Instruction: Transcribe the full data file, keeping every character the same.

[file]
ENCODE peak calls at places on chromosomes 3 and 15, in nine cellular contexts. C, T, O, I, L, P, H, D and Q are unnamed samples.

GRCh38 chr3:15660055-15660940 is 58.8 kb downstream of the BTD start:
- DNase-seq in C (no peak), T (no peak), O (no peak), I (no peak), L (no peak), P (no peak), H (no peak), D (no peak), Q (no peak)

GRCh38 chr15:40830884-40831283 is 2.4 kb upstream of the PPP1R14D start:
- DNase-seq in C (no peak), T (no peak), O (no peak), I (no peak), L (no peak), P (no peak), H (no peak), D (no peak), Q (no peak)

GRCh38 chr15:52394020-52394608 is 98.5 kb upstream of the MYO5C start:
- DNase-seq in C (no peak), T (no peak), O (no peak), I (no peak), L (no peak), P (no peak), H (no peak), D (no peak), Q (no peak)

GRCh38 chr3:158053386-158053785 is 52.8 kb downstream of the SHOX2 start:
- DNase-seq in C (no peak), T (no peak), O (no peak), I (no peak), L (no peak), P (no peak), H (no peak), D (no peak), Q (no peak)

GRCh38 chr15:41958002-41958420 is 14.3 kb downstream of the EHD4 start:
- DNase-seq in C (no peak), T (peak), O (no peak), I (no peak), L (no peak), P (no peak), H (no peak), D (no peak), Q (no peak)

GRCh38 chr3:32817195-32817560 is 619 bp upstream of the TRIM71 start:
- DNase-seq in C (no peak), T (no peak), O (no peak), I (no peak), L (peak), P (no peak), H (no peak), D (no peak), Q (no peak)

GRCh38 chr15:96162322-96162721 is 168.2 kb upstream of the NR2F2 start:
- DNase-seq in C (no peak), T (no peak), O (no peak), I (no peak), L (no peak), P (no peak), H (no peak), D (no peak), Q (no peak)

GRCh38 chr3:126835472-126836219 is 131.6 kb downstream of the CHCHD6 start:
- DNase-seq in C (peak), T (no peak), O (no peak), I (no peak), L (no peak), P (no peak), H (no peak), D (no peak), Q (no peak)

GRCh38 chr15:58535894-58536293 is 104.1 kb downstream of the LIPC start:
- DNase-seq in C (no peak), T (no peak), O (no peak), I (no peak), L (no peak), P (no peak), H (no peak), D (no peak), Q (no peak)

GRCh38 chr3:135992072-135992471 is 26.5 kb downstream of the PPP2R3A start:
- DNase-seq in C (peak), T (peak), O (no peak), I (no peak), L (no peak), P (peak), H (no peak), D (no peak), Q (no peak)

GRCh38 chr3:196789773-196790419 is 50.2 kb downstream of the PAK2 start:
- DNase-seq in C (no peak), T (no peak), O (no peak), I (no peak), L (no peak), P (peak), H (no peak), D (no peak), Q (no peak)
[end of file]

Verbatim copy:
ENCODE peak calls at places on chromosomes 3 and 15, in nine cellular contexts. C, T, O, I, L, P, H, D and Q are unnamed samples.

GRCh38 chr3:15660055-15660940 is 58.8 kb downstream of the BTD start:
- DNase-seq in C (no peak), T (no peak), O (no peak), I (no peak), L (no peak), P (no peak), H (no peak), D (no peak), Q (no peak)

GRCh38 chr15:40830884-40831283 is 2.4 kb upstream of the PPP1R14D start:
- DNase-seq in C (no peak), T (no peak), O (no peak), I (no peak), L (no peak), P (no peak), H (no peak), D (no peak), Q (no peak)

GRCh38 chr15:52394020-52394608 is 98.5 kb upstream of the MYO5C start:
- DNase-seq in C (no peak), T (no peak), O (no peak), I (no peak), L (no peak), P (no peak), H (no peak), D (no peak), Q (no peak)

GRCh38 chr3:158053386-158053785 is 52.8 kb downstream of the SHOX2 start:
- DNase-seq in C (no peak), T (no peak), O (no peak), I (no peak), L (no peak), P (no peak), H (no peak), D (no peak), Q (no peak)

GRCh38 chr15:41958002-41958420 is 14.3 kb downstream of the EHD4 start:
- DNase-seq in C (no peak), T (peak), O (no peak), I (no peak), L (no peak), P (no peak), H (no peak), D (no peak), Q (no peak)

GRCh38 chr3:32817195-32817560 is 619 bp upstream of the TRIM71 start:
- DNase-seq in C (no peak), T (no peak), O (no peak), I (no peak), L (peak), P (no peak), H (no peak), D (no peak), Q (no peak)

GRCh38 chr15:96162322-96162721 is 168.2 kb upstream of the NR2F2 start:
- DNase-seq in C (no peak), T (no peak), O (no peak), I (no peak), L (no peak), P (no peak), H (no peak), D (no peak), Q (no peak)

GRCh38 chr3:126835472-126836219 is 131.6 kb downstream of the CHCHD6 start:
- DNase-seq in C (peak), T (no peak), O (no peak), I (no peak), L (no peak), P (no peak), H (no peak), D (no peak), Q (no peak)

GRCh38 chr15:58535894-58536293 is 104.1 kb downstream of the LIPC start:
- DNase-seq in C (no peak), T (no peak), O (no peak), I (no peak), L (no peak), P (no peak), H (no peak), D (no peak), Q (no peak)

GRCh38 chr3:135992072-135992471 is 26.5 kb downstream of the PPP2R3A start:
- DNase-seq in C (peak), T (peak), O (no peak), I (no peak), L (no peak), P (peak), H (no peak), D (no peak), Q (no peak)

GRCh38 chr3:196789773-196790419 is 50.2 kb downstream of the PAK2 start:
- DNase-seq in C (no peak), T (no peak), O (no peak), I (no peak), L (no peak), P (peak), H (no peak), D (no peak), Q (no peak)